Blog 2017 07 25 Are you a monogamous or a polygamous developer?

Are you a monogamous or a polygamous developer?

I finished reading and completing most of the exercises of Bruce Tate’s Seven languages in seven weeks. The above questions might come up in you if you read the book. It can come up otherwise too, of course.

Starting from a theoretical position, probably the best is if you speak multiple languages at an expert level. But it is not so likely. As it is really difficult to be truly bilingual, it is not so easy to be an expert in multiple programming languages either. Think about sportspeople. There are only a few who are the best in different sports, but really not so many. Or you can think about musicians too. Mostly you’ll see specialists. You have to spend a lot of time honing your skills in order to become an expert in something.

What happens if you are a specialist in one language?

Most likely your possibilities are not so wide and likely to decrease by time. As my company was decommissioning old mainframes, people who were expert on that system decided to leave the company instead of learning something new almost from scratch. Losing levels of proficiency was not too compelling to them.

However in your own field you will be able to get very high salaries or you can charge a lot of money on your clients. But you are also more vulnerable to technological changes.

What happens if you have a fairly good level in multiple languages?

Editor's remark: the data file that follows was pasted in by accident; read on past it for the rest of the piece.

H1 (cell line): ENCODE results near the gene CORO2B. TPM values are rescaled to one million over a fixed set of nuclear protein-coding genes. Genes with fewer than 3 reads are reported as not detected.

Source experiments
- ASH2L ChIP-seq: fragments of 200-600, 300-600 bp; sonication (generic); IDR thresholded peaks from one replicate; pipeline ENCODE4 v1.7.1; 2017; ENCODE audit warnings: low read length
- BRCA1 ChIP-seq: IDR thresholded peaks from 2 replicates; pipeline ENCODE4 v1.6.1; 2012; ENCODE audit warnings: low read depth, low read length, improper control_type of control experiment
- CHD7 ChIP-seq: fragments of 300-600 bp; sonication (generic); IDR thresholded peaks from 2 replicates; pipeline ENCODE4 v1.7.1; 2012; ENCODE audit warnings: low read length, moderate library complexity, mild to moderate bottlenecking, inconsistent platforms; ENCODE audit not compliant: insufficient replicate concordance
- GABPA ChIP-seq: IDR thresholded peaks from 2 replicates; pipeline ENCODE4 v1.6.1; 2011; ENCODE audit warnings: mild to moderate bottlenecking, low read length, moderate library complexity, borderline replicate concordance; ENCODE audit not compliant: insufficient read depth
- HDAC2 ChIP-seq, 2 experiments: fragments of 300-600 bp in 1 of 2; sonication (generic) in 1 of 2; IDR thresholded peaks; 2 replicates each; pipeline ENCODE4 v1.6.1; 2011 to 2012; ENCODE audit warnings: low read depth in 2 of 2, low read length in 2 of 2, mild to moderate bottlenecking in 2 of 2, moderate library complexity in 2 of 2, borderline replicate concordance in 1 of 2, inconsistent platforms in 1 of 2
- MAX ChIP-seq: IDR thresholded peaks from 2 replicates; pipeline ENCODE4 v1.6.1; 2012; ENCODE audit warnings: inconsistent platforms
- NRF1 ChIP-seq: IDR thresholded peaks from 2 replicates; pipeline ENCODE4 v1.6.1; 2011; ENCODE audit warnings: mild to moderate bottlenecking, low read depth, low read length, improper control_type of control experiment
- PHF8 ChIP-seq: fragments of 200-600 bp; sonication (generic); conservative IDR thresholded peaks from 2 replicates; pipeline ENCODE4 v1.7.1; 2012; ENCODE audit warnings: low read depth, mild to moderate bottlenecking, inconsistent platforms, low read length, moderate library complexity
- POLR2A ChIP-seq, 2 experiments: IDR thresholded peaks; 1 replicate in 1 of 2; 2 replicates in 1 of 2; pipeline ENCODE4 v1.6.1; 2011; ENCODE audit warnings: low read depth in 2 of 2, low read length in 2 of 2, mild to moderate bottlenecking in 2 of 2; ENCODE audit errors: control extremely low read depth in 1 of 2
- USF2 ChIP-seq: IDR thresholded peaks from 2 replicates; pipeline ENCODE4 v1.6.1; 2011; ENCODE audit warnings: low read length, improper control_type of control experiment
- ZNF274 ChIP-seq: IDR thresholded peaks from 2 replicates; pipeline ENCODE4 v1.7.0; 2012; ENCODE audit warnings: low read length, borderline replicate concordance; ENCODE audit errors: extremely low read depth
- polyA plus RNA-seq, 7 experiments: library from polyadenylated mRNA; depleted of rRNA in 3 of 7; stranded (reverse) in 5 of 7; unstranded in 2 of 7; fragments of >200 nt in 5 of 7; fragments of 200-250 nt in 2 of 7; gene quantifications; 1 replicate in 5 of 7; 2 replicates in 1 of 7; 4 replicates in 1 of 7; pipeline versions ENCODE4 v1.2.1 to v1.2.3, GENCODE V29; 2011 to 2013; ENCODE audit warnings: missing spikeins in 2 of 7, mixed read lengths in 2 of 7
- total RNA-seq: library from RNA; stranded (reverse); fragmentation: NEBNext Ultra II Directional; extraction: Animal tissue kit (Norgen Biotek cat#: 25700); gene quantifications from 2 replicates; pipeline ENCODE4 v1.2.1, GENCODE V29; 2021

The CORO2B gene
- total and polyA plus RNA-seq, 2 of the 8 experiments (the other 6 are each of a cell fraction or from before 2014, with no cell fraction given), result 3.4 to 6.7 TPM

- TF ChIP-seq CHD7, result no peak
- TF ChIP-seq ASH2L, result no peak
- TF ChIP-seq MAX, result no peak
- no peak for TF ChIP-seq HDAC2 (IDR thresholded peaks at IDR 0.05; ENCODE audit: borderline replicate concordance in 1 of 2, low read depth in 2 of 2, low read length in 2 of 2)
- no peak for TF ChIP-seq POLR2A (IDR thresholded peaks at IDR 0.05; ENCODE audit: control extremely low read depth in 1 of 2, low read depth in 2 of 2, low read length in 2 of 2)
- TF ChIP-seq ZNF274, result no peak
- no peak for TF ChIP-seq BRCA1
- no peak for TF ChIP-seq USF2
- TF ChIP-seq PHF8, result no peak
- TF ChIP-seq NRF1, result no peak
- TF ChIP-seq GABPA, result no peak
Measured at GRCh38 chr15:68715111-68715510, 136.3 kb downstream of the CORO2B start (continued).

You are familiar with possibly more paradigms than if you are a mono-linguist expert. You are aware of more concepts. If you face a problem you are aware of much more choices and you’ll know why to choose each one in a certain scenario.

Most probably you’ll not be able to identify yourself as a C++ guru or a Pythonista. You’ll just call yourself a developer, a craftsman, etc. It will be hard for you to say you are best in any of the languages you use. Most likely it will change from project to project based on what you are using currently.

Your choices will wider you’ll find ore positions interesting, but you won’t qualify for expert roles in any language.

Both have their upsides and downsides. Which one do you prefer?

I personally prefer than latter one. Working in multiple languages and learning new things I really enjoy, while I also try to deep dive in some parts and learning some more advanced techniques in some of those languages.

What I try to learn the most about are things like test driven development, object oriented design which are more language independent concepts than knowing the ins and outs of a C++ compiler.

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